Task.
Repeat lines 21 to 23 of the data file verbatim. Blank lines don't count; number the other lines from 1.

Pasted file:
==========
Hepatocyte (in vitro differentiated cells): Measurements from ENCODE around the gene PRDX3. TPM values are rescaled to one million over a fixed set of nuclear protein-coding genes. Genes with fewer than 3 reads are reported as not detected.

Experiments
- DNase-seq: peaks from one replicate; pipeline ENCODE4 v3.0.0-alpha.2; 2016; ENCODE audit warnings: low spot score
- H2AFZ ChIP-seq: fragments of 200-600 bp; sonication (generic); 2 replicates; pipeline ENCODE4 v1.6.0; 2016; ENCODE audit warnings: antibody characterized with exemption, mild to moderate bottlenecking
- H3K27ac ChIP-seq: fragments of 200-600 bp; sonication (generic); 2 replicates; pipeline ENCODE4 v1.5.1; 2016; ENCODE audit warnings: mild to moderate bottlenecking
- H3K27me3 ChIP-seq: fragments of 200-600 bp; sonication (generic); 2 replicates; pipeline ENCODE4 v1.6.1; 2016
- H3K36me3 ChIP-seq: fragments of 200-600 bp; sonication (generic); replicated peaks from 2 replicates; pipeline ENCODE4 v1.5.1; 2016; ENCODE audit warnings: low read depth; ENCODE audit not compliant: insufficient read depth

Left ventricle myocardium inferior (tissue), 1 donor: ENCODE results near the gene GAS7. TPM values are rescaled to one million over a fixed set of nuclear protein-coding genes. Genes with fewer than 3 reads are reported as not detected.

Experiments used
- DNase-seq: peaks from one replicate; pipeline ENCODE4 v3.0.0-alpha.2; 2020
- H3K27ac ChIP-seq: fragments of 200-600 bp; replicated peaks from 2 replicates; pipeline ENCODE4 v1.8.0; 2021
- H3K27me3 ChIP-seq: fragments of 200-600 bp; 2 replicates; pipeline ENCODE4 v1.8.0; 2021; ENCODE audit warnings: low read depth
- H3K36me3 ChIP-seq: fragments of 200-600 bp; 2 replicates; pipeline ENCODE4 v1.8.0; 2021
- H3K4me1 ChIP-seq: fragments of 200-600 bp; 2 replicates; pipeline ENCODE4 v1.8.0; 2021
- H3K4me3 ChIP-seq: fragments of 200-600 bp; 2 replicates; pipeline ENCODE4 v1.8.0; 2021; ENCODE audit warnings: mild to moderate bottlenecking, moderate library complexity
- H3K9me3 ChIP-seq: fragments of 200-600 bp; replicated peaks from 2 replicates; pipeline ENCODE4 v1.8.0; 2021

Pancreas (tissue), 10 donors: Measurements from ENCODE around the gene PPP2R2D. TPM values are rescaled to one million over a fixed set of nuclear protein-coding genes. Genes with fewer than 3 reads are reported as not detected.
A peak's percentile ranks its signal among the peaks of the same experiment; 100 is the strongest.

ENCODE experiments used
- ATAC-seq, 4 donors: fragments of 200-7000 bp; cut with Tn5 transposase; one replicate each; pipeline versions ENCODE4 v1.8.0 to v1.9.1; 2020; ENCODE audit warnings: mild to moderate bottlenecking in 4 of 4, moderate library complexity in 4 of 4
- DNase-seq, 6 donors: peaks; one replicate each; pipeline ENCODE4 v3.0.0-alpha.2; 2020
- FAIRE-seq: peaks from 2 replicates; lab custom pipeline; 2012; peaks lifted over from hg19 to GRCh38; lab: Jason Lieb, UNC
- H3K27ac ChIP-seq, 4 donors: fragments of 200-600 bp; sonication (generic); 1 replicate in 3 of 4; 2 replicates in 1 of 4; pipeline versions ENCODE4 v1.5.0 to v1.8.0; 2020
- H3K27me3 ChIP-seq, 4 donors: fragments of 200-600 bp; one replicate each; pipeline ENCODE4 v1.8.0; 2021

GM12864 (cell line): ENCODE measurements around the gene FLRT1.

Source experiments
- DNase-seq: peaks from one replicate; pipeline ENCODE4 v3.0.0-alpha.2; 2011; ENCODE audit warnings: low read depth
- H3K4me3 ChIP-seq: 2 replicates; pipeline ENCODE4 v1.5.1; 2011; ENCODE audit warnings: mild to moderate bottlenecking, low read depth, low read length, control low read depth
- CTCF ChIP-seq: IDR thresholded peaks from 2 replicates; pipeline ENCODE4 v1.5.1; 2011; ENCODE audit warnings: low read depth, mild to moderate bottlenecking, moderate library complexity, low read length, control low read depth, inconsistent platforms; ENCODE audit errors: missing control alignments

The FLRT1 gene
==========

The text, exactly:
- DNase-seq, 6 donors: peaks; one replicate each; pipeline ENCODE4 v3.0.0-alpha.2; 2020
- FAIRE-seq: peaks from 2 replicates; lab custom pipeline; 2012; peaks lifted over from hg19 to GRCh38; lab: Jason Lieb, UNC
- H3K27ac ChIP-seq, 4 donors: fragments of 200-600 bp; sonication (generic); 1 replicate in 3 of 4; 2 replicates in 1 of 4; pipeline versions ENCODE4 v1.5.0 to v1.8.0; 2020